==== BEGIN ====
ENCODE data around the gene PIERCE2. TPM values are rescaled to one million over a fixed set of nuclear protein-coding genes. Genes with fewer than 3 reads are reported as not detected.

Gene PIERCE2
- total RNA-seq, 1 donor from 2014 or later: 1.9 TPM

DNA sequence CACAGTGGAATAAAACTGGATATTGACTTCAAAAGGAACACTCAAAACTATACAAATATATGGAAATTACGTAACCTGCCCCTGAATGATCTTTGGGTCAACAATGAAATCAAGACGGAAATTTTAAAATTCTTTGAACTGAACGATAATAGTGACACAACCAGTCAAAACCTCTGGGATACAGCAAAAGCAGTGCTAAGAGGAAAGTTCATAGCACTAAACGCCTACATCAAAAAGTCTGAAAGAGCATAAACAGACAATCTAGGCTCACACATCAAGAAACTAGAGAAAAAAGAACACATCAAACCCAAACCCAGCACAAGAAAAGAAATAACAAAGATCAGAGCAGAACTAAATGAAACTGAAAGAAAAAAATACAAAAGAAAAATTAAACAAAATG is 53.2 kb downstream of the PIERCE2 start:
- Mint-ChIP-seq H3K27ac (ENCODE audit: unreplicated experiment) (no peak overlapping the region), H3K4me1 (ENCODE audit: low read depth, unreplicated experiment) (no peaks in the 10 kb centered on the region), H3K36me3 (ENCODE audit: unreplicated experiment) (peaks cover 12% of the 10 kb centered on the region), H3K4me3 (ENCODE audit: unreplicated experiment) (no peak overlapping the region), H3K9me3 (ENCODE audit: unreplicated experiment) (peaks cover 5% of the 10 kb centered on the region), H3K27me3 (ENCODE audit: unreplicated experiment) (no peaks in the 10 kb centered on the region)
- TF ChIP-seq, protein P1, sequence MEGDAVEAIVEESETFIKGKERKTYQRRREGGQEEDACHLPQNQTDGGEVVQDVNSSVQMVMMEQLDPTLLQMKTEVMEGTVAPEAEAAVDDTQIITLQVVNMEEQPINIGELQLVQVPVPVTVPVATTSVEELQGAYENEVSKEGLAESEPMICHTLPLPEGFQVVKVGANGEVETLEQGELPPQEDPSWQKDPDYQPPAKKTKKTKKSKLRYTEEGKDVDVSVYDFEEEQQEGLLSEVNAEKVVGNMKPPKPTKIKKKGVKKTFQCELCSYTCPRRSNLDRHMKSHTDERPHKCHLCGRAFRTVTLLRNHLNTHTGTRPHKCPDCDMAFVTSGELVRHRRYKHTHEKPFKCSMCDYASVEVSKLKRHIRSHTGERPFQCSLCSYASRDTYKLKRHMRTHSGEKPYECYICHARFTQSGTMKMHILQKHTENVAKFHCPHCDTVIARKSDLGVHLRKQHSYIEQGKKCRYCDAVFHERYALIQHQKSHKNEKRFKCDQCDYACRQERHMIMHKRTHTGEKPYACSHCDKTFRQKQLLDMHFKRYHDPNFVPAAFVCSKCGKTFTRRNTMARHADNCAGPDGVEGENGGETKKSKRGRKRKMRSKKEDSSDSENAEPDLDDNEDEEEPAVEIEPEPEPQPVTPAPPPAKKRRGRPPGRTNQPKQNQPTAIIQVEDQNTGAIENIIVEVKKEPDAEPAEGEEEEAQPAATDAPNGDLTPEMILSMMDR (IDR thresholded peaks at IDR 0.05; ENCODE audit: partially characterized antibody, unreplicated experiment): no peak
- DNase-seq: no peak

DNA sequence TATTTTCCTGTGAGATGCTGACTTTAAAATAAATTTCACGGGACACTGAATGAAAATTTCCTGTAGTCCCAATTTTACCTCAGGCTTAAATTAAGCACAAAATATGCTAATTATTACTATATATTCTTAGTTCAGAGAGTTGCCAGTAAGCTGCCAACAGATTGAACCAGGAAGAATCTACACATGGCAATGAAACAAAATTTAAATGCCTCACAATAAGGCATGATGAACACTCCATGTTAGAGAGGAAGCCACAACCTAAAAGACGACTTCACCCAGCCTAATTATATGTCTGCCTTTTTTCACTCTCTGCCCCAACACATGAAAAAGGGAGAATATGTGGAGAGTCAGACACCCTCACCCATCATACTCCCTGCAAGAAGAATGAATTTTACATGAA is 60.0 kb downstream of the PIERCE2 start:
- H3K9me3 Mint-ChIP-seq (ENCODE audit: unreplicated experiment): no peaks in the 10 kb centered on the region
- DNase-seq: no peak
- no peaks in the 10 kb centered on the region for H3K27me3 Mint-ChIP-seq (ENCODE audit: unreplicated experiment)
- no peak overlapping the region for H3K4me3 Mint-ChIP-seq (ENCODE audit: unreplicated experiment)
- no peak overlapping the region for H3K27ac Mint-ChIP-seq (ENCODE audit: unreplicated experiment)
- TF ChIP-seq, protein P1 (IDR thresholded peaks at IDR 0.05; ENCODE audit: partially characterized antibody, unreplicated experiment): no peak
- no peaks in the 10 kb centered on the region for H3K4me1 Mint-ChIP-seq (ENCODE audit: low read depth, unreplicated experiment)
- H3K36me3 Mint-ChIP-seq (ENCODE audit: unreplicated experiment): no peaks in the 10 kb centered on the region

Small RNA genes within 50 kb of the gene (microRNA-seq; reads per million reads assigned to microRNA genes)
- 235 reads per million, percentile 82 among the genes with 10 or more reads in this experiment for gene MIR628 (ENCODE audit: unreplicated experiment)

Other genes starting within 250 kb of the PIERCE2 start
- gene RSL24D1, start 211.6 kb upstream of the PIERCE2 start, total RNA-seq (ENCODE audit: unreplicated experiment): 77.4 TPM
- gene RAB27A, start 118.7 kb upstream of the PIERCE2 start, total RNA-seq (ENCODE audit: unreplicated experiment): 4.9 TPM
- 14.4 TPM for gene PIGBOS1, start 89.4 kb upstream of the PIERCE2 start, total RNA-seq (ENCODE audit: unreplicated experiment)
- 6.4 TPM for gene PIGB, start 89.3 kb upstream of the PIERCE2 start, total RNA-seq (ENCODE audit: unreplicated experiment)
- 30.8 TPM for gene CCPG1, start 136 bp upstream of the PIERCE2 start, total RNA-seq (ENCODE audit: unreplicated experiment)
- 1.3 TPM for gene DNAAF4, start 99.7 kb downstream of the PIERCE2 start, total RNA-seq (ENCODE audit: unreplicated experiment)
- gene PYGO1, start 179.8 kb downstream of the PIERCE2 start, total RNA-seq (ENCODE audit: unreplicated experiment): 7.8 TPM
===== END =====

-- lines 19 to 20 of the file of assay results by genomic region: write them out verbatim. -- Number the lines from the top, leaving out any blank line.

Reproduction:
Other genes starting within 250 kb of the PIERCE2 start
- gene RSL24D1, start 211.6 kb upstream of the PIERCE2 start, total RNA-seq (ENCODE audit: unreplicated experiment): 77.4 TPM